Following her marriage in 1908 Marcus’ mother Nellie no longer worked as an actress. In the 1911 Census she is described as having neither profession nor occupation. She, her husband, and young son were living a life of some luxury in a newly built villa just south of the Thames in West London. It appears, however, that Nellie maintained her earlier theatrical and music hall contacts.
As a treat for his fourth birthday, Marcus was to be taken to see a matinee in London. Mother knew the popular illusionist Rameses the Great. Also known as Rameses The Wonder Worker, and The Eastern Mystic. The stage magician Marcus refers to was a Polish émigré from London’s East End, Albert Marchinsky . After beginning his career in England he had toured extensively in the United States and South Africa in the early 1900’s. On his return to Britain he performed to packed houses at the Palladium, the London Coliseum and on the Stoll Moss Empire theatre circuit. His wife, Rosie, was generally known as “Mrs Rameses” and acted as one of his stage assistants.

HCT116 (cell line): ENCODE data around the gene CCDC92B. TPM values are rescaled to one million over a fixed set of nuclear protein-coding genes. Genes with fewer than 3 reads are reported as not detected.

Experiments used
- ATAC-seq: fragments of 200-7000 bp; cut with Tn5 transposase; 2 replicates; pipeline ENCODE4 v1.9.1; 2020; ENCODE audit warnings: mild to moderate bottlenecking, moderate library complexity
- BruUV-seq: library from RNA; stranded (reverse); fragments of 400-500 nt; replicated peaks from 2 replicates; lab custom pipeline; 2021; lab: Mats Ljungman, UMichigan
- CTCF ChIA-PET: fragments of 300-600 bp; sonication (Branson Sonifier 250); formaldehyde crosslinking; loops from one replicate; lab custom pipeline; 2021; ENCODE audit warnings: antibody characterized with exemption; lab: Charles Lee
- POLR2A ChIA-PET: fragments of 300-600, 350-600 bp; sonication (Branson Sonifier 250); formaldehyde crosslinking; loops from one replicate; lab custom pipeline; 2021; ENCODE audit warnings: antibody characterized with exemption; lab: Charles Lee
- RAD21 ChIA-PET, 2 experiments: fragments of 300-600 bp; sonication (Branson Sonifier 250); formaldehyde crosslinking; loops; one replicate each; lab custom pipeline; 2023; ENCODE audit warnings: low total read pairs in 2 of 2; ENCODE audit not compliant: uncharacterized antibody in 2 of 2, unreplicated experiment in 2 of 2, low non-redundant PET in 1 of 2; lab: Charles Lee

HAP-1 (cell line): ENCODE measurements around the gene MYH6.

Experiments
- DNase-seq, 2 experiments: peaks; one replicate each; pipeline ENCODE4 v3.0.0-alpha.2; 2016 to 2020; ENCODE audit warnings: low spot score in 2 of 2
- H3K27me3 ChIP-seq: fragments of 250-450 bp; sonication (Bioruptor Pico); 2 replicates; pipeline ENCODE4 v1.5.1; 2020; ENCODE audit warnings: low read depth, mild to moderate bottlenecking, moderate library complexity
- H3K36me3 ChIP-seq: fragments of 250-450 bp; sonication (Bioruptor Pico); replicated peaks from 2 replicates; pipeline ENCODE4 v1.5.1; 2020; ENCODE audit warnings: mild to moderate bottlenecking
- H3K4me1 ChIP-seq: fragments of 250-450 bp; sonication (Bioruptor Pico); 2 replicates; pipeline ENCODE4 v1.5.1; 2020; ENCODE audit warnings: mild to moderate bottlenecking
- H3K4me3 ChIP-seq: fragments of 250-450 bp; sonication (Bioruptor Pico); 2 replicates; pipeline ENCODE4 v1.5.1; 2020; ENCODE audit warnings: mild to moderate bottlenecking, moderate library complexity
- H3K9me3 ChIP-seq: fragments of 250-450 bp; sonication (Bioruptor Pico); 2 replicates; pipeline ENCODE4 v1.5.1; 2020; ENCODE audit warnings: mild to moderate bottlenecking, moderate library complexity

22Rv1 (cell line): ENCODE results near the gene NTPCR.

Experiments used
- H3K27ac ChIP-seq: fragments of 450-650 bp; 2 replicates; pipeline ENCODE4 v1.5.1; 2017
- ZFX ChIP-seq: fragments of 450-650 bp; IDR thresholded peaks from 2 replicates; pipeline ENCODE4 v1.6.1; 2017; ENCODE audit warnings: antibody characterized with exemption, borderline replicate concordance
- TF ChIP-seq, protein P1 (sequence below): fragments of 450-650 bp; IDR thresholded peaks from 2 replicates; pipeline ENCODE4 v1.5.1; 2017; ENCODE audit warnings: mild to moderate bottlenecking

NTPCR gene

A chauffeur driven Daimler arrived at the family home in Mortlake to take Marcus and his mother to the West End. The presence of such a vehicle would itself be memorable to a small child, but the appearance of his travelling companions was extraordinary.
The Pharaoh Rameses and his Egyptian queen sat side by side in the back of the limousine already wearing their stage costumes. As a publicity stunt the performers were to arrive at the Box Office entrance already in their costumes rather than slip in through the Stage Door that day.